THE GOOD FIGHT ‌ Ravenel and Altman 

They should leave and take the past with them

I guess we should all be warmed by recent news of two old codgers who refuseto retire, who say they just want to keep working to make Charleston County a better place to live.

Maybe we should be, but I'm not. The codgers in question are 78-year-old Arthur Ravenel and 71-year-old John Graham Altman III. The former has served in the General Assembly and the U.S. House of Representatives; the latter, on the Charleston County School Board and in the General Assembly. Both have made names for themselves for their vituperative and racially charged remarks. Now both are running for the county school board in a racially strained atmosphere, and it is widely assumed that they will be seeking the ouster of Superintendent Maria Goodloe-Johnson.

But first, some background: both of these old white men are dinosaurs, relics of an ugly age when racial slurs were as much a part of the political landscape as public prayer and the Pledge of Allegiance.

Arthur Ravenel will ultimately be remembered for two things: the magnificent new bridge, which spans the Cooper River and bears his name; and his 2000 remark referring to the National Association for the Advancement of Colored People as the National Association of Retarded People. He never apologized for that smear and, more recently, he clashed again with the NAACP when that organization asked him to clarify his position regarding Goodloe-Johnson. Ravenel declined, calling the venerable civil rights organization "irrelevant."

But the really troubling specter on the school board horizon is John Graham Altman. Throughout his 30 years in public life, Altman has been an unrepentant racist and homophobe, a private hypocrite of breathtaking arrogance. I have written about him here numerous times, and as long he continues to make himself a public figure, I will continue to cover him with ink.

In 20 contentious years on the Charleston County School Board, from 1976 to 1996, Altman was a constant source of friction, once saying of his fellow board members, "It's very difficult to deal with a governing body that is about equal to the first seven or eight people who respond to a Kmart blue light special on pillowcases."

Former fellow Boardmember Robert New said of Altman, "He's a demagogue. He truly is and that's sad because he's so bright. John was the person who should have been something great in this world."

After his election to the General Assembly in 1996, Altman continued to get into ugly disputes with black lawmakers, make flippant remarks about battered women, and carry on a personal crusade against the "homosexual agenda." In his ceaseless campaign to preserve the sanctity of marriage from gays, he failed to point out that is twice divorced, and that he was once jailed for failure to pay child support.

One suspects that Ravenel and Altman will seek to have Goodloe-Johnson fired because 1) her brief tenure with the school district has been fraught with missteps and disappointments and 2) she's black. It is difficult to imagine any mortal taking this troubled, besieged, under-funded school district and turning it around in only two years. The fact that she has failed is very convenient for her detractors.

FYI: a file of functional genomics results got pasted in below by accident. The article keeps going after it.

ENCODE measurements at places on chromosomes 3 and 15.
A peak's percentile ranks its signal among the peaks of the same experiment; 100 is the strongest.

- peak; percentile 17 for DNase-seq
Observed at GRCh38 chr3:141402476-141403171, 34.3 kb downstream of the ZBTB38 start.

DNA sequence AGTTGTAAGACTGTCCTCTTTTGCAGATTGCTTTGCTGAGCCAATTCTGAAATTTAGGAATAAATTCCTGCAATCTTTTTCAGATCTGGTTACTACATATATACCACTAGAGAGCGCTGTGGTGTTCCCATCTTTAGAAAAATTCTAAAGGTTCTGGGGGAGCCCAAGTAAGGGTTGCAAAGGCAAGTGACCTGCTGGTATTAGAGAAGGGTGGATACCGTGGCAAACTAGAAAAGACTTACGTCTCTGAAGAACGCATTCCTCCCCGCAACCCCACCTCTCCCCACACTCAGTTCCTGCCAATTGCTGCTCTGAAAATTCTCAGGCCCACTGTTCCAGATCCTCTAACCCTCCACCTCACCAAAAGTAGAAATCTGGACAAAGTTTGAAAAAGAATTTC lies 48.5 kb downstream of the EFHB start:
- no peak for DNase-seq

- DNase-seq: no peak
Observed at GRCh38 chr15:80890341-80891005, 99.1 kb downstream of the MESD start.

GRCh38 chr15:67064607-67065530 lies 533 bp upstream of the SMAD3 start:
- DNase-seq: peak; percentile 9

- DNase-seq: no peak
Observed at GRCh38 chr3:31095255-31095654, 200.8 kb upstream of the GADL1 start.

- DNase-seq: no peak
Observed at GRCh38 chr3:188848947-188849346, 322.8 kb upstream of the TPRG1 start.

It is inconceivable that these two bilious old politicians have a solution to any of the problems facing Charleston County's schools. The violence and dropout rate have deep roots, which cannot be fully addressed by any school board or superintendent. They are symptoms of ancient pathologies, of modern poverty, of the breakdown of the black family. And the attitudes of people like Ravenel and Altman are part of the problem.

Like many observers — including these old politicians — I am disgusted by the violent and antisocial behavior manifested in our schools. From my apartment here on Rutledge Avenue, I see expressions of it almost daily: after school, the sidewalks ring with the voices of young people screaming their threats and curses at one another; streets and sidewalks get a fresh layer of litter from these young pedestrians who do not know what trash cans are for; local businesses post signs saying only three students at a time allowed inside.

These kids are already on the wrong track and may never find a responsible and productive place in the world. Their behavior is a sad commentary on much of society.

But what can one say about Ravenel and Altman, who have spent their careers trashing the public forum with their bile and bigotry? And what can you say about the white people who keep electing them, year after year?

There is plenty of pathological, antisocial behavior in this racially divided city. It takes different forms on different sides of the racial line, but one cannot avoid the deep suspicion that they are somehow related, and driving each other like twin demons on the road to Hell.


Comments

Showing 1-1 of 1

Add a comment

 
Subscribe to this thread:
Showing 1-1 of 1

Add a comment

Classified Listings
Most Viewed

Powered by Foundation   © Copyright 2015, Charleston City Paper   RSS